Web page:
- Jason Ritter as Kevin Girardi – Eldest child in the Girardi family. Became a paraplegic in a car accident while in high school. Works for the local newspaper as a fact checker at first; later pursuing a career in journalism, and going on to become a local news anchor.
- Michael Welch as Luke Girardi – Youngest Girardi child. Science nerd, straight A student
- Chris Marquette as Adam Rove (Recurring Season 1; Regular Season 2) – Only child of Elizabeth and Carl Rove. Joan's best friend/boyfriend, Grace's lifelong best friend. One of Helen's art students, talented artist.
- Becky Wahlstrom as Grace Polk (Recurring Season 1; Regular Season 2) – Only child of Sarah and Rabbi Polanski. Adam and Joan's best friend and Luke's eventual girlfriend. A major activist against all authority, has a particular hatred for school principal Gavin Price.
- Aaron Himelstein as Friedman – Luke's best friend
- Mageina Tovah as Glynis Figliola – Luke's friend and one-time girlfriend
- Sprague Grayden as Judith Montgomery – Joan's friend from the summer psychiatric camp.
- Mark Totty as Detective Carlisle – Will Girardi's junk food addicted partner on the Arcadia Police Department.
- Elaine Hendrix as Ms. Lischak – Chemistry and Physics teacher.
- Patrick Fabian as Gavin Price – Assistant Principal, Arcadia High School. Very unpopular among students.
- Annie Potts as Lucy Preston – Lieutenant, Arcadia Police Department
- April Grace as Detective Toni Williams – Will Girardi's partner on the Arcadia Police Department in Season One.
- Derek Morgan as Roy Roebuck – Arcadia Police Department
- Wentworth Miller as Ryan Hunter – a young, charming dot com millionaire who also talks to God, but with his own sinister agenda.
- David Burke as Fr. Ken Mallory – Helen's friend and pastor of a nearby church.
- Sydney Tamiia Poitier as Rebecca Askew, a reporter at the newspaper where Kevin works. Dated Kevin.
- Constance Zimmer as Sister Lilly Watters, a former nun who helps advise Helen Girardi, also Kevin's girlfriend.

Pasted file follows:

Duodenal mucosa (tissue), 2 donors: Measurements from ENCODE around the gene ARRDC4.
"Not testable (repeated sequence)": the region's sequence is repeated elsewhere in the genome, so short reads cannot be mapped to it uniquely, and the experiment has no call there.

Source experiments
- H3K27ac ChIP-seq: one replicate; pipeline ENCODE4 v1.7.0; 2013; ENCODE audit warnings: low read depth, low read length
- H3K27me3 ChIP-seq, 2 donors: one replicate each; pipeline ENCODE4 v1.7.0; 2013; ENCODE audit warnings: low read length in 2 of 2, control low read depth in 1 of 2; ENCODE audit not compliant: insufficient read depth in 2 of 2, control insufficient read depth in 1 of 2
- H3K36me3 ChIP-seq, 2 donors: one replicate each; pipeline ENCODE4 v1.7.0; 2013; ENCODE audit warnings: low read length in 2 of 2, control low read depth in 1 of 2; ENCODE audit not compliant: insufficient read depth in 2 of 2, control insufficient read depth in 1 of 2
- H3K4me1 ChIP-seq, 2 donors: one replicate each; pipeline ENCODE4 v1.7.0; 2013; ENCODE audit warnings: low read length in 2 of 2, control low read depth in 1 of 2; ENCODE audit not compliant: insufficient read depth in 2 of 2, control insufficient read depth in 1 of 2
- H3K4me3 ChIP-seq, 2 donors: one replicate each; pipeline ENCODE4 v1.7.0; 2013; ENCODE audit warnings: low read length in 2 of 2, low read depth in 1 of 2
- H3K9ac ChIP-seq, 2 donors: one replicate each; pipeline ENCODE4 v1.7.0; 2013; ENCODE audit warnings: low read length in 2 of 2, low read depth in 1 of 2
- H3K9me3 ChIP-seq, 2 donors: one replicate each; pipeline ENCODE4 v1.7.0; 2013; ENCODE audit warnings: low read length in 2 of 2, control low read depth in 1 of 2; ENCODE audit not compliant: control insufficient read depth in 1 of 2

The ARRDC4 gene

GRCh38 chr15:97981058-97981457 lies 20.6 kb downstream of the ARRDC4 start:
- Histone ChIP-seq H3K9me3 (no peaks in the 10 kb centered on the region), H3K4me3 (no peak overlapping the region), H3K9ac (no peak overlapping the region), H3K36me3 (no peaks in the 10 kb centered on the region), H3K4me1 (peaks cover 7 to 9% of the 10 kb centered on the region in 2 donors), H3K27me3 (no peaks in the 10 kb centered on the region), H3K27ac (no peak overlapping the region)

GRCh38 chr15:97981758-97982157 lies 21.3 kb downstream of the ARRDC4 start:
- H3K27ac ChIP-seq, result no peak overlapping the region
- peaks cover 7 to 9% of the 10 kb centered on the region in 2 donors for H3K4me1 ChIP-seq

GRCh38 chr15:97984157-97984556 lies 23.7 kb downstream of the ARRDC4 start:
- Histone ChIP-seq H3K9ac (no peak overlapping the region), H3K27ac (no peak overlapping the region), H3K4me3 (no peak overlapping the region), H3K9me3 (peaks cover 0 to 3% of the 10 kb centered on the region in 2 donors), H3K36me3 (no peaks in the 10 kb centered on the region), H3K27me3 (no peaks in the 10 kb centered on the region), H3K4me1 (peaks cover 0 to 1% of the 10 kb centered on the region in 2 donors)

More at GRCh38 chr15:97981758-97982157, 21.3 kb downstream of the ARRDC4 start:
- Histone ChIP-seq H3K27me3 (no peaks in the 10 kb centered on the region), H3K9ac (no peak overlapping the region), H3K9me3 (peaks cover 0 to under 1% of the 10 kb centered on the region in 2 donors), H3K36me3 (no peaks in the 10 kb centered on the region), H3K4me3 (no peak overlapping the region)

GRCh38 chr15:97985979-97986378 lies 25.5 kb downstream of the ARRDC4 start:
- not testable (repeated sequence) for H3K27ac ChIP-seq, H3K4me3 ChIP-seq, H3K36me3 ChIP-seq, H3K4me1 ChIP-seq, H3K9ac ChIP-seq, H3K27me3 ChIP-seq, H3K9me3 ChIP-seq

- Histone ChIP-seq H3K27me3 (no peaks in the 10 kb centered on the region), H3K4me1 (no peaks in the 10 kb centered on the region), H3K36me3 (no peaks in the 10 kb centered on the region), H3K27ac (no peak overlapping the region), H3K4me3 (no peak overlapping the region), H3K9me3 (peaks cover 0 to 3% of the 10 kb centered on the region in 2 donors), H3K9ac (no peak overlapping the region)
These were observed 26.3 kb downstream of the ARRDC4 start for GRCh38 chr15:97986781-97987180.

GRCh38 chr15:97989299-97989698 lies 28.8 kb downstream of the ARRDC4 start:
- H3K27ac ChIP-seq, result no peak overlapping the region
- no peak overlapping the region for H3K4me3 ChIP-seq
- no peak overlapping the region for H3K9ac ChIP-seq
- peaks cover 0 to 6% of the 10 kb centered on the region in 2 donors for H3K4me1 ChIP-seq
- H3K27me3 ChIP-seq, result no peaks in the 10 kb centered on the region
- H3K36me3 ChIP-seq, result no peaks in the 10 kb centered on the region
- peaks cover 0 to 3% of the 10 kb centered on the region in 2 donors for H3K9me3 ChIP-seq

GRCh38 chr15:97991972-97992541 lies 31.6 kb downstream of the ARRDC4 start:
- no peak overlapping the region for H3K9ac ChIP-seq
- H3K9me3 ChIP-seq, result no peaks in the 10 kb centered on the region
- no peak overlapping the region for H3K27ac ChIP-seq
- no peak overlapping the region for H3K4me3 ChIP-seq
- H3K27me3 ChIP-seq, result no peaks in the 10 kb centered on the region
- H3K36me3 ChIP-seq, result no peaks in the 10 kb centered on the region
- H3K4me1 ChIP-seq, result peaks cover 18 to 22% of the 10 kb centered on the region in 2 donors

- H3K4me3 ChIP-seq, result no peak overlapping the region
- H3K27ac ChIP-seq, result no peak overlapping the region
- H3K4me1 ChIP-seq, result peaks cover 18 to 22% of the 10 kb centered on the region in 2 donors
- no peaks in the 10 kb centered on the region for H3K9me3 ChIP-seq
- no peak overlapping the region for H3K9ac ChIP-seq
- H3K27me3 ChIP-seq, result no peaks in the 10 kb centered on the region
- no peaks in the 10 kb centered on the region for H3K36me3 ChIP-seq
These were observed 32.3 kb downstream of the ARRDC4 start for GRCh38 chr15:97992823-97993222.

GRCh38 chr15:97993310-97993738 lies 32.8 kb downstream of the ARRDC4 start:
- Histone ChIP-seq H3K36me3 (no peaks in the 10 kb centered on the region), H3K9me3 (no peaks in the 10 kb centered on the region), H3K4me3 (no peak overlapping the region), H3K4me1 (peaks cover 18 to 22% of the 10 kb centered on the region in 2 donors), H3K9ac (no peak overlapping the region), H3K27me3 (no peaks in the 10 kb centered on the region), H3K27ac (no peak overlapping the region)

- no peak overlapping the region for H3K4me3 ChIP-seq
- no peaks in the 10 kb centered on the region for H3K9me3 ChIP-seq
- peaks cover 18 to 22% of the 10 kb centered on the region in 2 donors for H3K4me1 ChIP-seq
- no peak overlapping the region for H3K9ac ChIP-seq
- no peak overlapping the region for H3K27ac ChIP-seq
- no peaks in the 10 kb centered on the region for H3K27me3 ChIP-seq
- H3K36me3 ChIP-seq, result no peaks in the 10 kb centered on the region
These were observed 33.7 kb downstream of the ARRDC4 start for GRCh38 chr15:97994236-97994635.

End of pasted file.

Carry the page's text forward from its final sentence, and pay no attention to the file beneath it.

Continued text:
- Haylie Duff as Stevie Marx
- Erik Palladino as Lt. Michael Daghlian
- Hilary Duff as Dylan Samuels
- Lauren Mayhew as Elle
- Alexis Dziena as Bonnie
- Shelley Long as Miss.Candy
- Tyler James Williams as hallway boy
Incarnations of God
The many incarnations included:
- Juliette Goglia – Little Girl God
- Kathryn Joosten – Old Lady God, or occasionally as Mrs. Landingham God[note 1]
- Russ Tamblyn (actress Amber Tamblyn's father) – Dog Walker God
- Kris Lemche – Cute Guy God
- Jeffrey Licon – Goth Kid God
- Keaton Tyndall and Kylie Tyndall- Twin Girl God
- Zachary Quinto – video assignment God
- Adam Richman (from Man v. Food) – a butcher God
- John Marshall Jones – commonly referred to as Chess Player God
- John Kassir – Mime God
- Robert Clendenin – Linesman God
- Roark Critchlow – Newscaster God
- Wendy Worthington – Mailwoman God
- Phill Lewis – Naval Officer God
- Candice Azzara – Housewife God
- David Doty – Businessman God
- Larry Hankin – Homeless Man God
- Chris Hogan – Sidewalk Vendor God
- Oliver Muirhead – Proctor God
- Alphonso McAuley – DJ God
- Thomas Kopache – Creepy Guy God
- Curtis Armstrong -Security Guard God II
- Lindsay Hollister – Computer/Library Girl God
- Fred Stoller – Pizza Delivery God
- Trevor Einhorn – Mascot God
- Ronnie Warner Street Guitarist – God
- Anastasia Baranova – Exchange Student God
- Brian Klugman – Cashier God
- Louis Mustillo – Garbage Man God
- George D. Wallace – Old Man Walker God
- Joel Murray – Balloon Sculptor God
- Erin Chambers – Majorette God
- Susan Sullivan – Rich Woman God
- John Patrick Amedori – Loner Loser Kid God
- Allyce Beasley – Woman with Cats God
- Rick Overton – Bad Stand-Up Comedian God
- Iqbal Theba – East Indian Sunglasses Salesman God
- Rae Allen – Fortune Teller God
- Christy Carlson Romano – Officious Hall Monitor God
- Mike Starr – Big Tough Guy God
- Sonya Eddy – Female Custodian God
- Veanne Cox – Personable Woman God
- Jack Kehler – Electrician God
- Al Mancini – Grandpa God
- Rolando Molina – Trash Man God
- Adam Wylie – Skinny Kid God
- Mark L. Taylor – Salesman God
- Shelly Cole – Punk Girl God
- Jane Morris – Substitute Teacher God